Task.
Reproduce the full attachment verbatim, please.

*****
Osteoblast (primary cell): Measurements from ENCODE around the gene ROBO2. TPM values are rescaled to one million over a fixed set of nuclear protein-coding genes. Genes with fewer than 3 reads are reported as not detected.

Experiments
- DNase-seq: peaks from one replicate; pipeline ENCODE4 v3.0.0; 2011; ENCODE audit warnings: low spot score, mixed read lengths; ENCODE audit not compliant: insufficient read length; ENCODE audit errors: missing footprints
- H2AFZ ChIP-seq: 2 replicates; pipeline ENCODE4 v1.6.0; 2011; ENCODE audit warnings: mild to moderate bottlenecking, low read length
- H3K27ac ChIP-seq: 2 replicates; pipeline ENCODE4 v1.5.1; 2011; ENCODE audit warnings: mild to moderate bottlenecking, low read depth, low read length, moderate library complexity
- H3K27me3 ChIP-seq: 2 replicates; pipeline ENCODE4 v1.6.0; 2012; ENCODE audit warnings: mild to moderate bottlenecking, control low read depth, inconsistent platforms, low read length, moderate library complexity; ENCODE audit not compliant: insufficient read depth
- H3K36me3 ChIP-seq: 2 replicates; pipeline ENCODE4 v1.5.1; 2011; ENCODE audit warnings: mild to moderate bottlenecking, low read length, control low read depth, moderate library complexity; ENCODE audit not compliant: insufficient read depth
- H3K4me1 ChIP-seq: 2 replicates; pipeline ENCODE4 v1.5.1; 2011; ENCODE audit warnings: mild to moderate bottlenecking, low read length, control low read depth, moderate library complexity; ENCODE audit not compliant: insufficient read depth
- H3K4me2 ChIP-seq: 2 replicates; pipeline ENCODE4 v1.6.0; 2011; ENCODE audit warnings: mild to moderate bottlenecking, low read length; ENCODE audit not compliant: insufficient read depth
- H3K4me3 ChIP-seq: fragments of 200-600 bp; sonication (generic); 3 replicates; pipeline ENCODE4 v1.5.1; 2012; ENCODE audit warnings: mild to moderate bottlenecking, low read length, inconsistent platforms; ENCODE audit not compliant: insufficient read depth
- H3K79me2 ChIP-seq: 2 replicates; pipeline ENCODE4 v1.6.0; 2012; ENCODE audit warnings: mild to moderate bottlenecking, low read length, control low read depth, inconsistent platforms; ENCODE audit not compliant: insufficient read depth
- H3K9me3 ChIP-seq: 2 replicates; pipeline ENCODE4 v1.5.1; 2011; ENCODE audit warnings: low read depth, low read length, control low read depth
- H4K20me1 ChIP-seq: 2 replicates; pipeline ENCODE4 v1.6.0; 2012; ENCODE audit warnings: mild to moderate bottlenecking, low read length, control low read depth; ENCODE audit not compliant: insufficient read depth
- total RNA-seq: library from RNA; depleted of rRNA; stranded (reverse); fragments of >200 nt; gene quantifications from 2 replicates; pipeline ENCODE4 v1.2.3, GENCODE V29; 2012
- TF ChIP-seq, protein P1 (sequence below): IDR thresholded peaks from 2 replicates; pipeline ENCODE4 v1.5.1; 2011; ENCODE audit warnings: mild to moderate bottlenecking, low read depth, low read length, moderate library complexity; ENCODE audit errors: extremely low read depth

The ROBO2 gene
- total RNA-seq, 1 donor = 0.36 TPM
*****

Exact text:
Osteoblast (primary cell): Measurements from ENCODE around the gene ROBO2. TPM values are rescaled to one million over a fixed set of nuclear protein-coding genes. Genes with fewer than 3 reads are reported as not detected.

Experiments
- DNase-seq: peaks from one replicate; pipeline ENCODE4 v3.0.0; 2011; ENCODE audit warnings: low spot score, mixed read lengths; ENCODE audit not compliant: insufficient read length; ENCODE audit errors: missing footprints
- H2AFZ ChIP-seq: 2 replicates; pipeline ENCODE4 v1.6.0; 2011; ENCODE audit warnings: mild to moderate bottlenecking, low read length
- H3K27ac ChIP-seq: 2 replicates; pipeline ENCODE4 v1.5.1; 2011; ENCODE audit warnings: mild to moderate bottlenecking, low read depth, low read length, moderate library complexity
- H3K27me3 ChIP-seq: 2 replicates; pipeline ENCODE4 v1.6.0; 2012; ENCODE audit warnings: mild to moderate bottlenecking, control low read depth, inconsistent platforms, low read length, moderate library complexity; ENCODE audit not compliant: insufficient read depth
- H3K36me3 ChIP-seq: 2 replicates; pipeline ENCODE4 v1.5.1; 2011; ENCODE audit warnings: mild to moderate bottlenecking, low read length, control low read depth, moderate library complexity; ENCODE audit not compliant: insufficient read depth
- H3K4me1 ChIP-seq: 2 replicates; pipeline ENCODE4 v1.5.1; 2011; ENCODE audit warnings: mild to moderate bottlenecking, low read length, control low read depth, moderate library complexity; ENCODE audit not compliant: insufficient read depth
- H3K4me2 ChIP-seq: 2 replicates; pipeline ENCODE4 v1.6.0; 2011; ENCODE audit warnings: mild to moderate bottlenecking, low read length; ENCODE audit not compliant: insufficient read depth
- H3K4me3 ChIP-seq: fragments of 200-600 bp; sonication (generic); 3 replicates; pipeline ENCODE4 v1.5.1; 2012; ENCODE audit warnings: mild to moderate bottlenecking, low read length, inconsistent platforms; ENCODE audit not compliant: insufficient read depth
- H3K79me2 ChIP-seq: 2 replicates; pipeline ENCODE4 v1.6.0; 2012; ENCODE audit warnings: mild to moderate bottlenecking, low read length, control low read depth, inconsistent platforms; ENCODE audit not compliant: insufficient read depth
- H3K9me3 ChIP-seq: 2 replicates; pipeline ENCODE4 v1.5.1; 2011; ENCODE audit warnings: low read depth, low read length, control low read depth
- H4K20me1 ChIP-seq: 2 replicates; pipeline ENCODE4 v1.6.0; 2012; ENCODE audit warnings: mild to moderate bottlenecking, low read length, control low read depth; ENCODE audit not compliant: insufficient read depth
- total RNA-seq: library from RNA; depleted of rRNA; stranded (reverse); fragments of >200 nt; gene quantifications from 2 replicates; pipeline ENCODE4 v1.2.3, GENCODE V29; 2012
- TF ChIP-seq, protein P1 (sequence below): IDR thresholded peaks from 2 replicates; pipeline ENCODE4 v1.5.1; 2011; ENCODE audit warnings: mild to moderate bottlenecking, low read depth, low read length, moderate library complexity; ENCODE audit errors: extremely low read depth

The ROBO2 gene
- total RNA-seq, 1 donor = 0.36 TPM